Dust off Egypt and Libya
June 19, 2013
Dust blew off the coast of northern Africa and over the Mediterranean Sea for the second consecutive day on February 19, 2011. When the Moderate Resolution Imaging Spectroradiometer (MODIS) on NASA’s Aqua satellite acquired this natural-color image, the dust was thick enough to completely hide the coast along the Egypt-Libya border. (Black outlines show coastlines and borders.) East of the Egypt-Libya border, dust is thinner but still substantial. A translucent haze of dust hangs over the region, extending from the Nile Delta northward near Cyprus. The veil of dust forms an arc immediately east of a similarly shaped cloudbank. The clouds may be related to the same weather system that caused the dust storm, and the fine particles may have arisen from the vast deposits of sand in Libya and Egypt. Credit: NASA image courtesy Jeff Schmaltz, MODIS Rapid Response Team at NASA GSFC. Caption by Michon Scott.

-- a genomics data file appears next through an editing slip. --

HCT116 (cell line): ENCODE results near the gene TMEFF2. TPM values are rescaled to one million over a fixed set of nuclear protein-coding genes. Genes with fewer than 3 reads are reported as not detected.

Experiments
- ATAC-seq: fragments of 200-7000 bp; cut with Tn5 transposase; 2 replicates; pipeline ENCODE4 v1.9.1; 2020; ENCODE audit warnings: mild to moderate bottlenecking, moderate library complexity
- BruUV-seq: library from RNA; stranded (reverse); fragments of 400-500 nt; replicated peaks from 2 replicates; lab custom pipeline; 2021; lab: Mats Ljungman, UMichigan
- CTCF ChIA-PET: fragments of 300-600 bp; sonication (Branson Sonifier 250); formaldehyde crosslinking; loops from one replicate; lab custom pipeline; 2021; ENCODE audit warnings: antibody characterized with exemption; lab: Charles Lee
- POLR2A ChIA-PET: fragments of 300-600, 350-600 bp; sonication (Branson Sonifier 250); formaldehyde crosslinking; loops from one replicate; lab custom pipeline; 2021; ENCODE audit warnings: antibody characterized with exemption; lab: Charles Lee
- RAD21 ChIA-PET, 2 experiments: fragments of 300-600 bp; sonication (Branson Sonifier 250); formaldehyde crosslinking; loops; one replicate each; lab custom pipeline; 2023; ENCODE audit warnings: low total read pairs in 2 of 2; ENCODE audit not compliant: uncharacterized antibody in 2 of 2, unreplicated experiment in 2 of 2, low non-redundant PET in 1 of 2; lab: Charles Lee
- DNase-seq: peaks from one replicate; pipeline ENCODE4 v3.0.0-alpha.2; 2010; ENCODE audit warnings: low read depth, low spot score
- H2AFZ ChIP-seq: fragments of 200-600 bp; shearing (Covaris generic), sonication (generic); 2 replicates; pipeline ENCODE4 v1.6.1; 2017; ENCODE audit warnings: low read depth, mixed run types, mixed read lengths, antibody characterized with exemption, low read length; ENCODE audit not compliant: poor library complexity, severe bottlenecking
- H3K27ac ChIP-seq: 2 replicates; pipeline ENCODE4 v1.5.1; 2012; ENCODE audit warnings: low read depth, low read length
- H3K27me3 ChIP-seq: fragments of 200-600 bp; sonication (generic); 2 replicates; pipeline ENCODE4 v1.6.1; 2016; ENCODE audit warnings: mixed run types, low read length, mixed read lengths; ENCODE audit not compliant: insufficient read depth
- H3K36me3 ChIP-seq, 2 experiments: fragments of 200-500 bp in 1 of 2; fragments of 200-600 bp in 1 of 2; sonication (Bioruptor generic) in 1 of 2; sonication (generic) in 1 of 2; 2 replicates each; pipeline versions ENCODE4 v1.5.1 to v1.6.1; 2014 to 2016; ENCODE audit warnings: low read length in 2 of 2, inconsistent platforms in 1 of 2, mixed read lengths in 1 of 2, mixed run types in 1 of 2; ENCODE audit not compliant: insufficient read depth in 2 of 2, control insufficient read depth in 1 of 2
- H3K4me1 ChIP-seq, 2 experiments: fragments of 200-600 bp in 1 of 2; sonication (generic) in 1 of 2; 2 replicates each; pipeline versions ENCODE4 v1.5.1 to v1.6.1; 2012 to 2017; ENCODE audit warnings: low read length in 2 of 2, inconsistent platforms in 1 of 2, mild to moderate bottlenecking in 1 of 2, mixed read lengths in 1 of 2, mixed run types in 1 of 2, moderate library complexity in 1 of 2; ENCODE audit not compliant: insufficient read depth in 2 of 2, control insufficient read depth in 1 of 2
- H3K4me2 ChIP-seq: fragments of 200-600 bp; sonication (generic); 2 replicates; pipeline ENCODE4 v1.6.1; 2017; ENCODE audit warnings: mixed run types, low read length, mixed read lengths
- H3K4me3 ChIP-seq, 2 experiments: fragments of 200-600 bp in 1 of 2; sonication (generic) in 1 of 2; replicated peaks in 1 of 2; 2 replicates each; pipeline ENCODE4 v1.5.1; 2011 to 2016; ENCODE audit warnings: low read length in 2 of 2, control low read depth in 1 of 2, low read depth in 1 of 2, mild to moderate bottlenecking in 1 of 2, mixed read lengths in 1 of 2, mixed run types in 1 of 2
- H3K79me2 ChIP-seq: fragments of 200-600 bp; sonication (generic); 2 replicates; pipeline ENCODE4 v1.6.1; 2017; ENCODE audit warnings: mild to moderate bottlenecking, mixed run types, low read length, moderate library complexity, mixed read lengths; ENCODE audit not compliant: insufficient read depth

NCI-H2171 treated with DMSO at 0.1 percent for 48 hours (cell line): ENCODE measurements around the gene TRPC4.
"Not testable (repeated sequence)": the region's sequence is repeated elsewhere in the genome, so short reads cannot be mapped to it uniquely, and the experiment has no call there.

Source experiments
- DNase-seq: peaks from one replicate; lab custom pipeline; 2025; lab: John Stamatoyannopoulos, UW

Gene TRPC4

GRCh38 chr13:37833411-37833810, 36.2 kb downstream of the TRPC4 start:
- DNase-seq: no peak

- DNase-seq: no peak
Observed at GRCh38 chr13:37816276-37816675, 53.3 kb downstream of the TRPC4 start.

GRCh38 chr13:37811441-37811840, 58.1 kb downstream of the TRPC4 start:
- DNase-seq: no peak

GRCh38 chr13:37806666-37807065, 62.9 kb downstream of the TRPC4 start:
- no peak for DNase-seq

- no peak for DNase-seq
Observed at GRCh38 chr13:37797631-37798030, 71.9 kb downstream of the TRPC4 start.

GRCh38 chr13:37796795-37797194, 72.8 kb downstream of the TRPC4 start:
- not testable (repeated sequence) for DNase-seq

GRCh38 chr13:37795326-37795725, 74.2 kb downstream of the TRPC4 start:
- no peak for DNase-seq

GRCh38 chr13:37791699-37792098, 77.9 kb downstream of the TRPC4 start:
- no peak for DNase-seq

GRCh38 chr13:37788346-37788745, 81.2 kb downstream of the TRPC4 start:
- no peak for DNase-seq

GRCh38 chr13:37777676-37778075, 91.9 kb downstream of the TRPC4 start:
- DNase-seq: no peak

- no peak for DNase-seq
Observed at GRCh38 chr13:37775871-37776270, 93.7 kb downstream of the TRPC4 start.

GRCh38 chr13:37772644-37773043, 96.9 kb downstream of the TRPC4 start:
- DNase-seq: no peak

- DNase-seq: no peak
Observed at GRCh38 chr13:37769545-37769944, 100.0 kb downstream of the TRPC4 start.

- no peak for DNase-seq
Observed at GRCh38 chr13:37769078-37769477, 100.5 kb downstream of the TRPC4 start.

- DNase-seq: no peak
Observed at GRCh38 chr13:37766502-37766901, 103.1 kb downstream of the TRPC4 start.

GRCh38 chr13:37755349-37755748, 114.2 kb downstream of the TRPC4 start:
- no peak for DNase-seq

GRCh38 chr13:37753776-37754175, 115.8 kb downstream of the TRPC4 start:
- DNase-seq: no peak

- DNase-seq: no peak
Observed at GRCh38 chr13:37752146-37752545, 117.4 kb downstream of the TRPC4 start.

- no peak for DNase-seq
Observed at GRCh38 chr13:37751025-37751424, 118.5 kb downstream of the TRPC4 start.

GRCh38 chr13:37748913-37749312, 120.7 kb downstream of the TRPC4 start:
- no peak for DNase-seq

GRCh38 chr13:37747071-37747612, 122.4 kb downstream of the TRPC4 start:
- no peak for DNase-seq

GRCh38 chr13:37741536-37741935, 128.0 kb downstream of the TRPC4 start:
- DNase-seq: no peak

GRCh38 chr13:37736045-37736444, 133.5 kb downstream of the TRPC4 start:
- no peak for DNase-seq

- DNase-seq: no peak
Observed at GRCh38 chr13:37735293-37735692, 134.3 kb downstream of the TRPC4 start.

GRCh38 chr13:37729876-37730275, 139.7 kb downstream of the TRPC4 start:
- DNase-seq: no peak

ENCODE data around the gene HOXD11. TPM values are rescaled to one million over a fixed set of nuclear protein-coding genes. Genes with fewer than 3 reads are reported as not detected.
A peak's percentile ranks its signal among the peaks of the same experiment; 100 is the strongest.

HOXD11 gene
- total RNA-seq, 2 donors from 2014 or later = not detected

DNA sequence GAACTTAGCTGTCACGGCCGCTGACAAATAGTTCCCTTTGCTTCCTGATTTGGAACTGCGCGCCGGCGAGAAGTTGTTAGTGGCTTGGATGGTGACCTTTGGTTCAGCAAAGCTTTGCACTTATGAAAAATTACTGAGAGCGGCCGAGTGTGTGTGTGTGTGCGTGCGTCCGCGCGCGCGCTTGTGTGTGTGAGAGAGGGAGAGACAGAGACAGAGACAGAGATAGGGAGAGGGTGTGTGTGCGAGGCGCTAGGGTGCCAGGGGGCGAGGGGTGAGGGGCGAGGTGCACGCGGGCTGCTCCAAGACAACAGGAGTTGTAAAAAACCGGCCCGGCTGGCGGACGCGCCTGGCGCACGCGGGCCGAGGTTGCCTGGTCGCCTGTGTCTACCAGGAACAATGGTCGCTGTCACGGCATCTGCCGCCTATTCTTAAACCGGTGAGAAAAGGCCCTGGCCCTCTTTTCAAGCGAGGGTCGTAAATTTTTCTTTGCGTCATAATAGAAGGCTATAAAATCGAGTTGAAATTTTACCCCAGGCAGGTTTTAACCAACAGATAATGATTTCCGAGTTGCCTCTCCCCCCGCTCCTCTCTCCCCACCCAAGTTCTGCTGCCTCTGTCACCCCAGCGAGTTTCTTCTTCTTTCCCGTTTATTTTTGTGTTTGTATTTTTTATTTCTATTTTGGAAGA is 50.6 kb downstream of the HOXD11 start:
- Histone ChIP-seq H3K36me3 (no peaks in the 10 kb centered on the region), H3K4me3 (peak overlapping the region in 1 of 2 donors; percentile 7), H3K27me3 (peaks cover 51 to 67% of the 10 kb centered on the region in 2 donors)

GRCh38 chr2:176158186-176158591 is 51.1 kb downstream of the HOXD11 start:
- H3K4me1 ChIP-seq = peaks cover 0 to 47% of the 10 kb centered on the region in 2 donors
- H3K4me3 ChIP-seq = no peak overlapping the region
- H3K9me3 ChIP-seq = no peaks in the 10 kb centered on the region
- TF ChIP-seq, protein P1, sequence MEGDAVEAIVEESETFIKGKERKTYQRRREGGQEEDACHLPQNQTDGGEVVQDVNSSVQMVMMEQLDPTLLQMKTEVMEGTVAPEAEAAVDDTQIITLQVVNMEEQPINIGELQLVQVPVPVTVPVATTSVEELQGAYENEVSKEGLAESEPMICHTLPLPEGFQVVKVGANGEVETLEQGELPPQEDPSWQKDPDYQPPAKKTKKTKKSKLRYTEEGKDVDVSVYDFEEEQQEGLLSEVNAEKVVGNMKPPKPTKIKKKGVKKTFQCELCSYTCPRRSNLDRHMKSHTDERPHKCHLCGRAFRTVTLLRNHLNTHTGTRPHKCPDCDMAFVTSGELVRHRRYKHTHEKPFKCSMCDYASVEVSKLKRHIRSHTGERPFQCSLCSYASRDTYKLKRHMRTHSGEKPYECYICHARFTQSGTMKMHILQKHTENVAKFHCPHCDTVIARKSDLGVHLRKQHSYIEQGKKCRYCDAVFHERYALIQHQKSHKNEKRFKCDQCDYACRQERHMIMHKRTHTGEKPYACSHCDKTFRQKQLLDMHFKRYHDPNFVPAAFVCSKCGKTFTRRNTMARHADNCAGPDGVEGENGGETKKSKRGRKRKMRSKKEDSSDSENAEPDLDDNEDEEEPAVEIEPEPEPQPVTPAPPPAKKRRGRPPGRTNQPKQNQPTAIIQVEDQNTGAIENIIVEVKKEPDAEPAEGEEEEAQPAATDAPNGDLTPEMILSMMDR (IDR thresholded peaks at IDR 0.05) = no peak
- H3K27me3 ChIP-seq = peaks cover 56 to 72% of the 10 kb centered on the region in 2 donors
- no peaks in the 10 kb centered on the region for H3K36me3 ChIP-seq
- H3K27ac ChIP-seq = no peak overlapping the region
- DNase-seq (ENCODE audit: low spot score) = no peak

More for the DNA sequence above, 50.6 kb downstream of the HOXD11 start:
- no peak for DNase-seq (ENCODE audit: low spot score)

Topics: Disaster Accident, Environment, Spacecraft, Political geography, Earth, Weather, Egypt, Libya, Terra, Moderate-Resolution Imaging Spectroradiometer, Storm, Dust storm, Member states of the United Nations, Member states of the Organisation of Islamic Cooperation, Member states of the Arab League, Member states of the African Union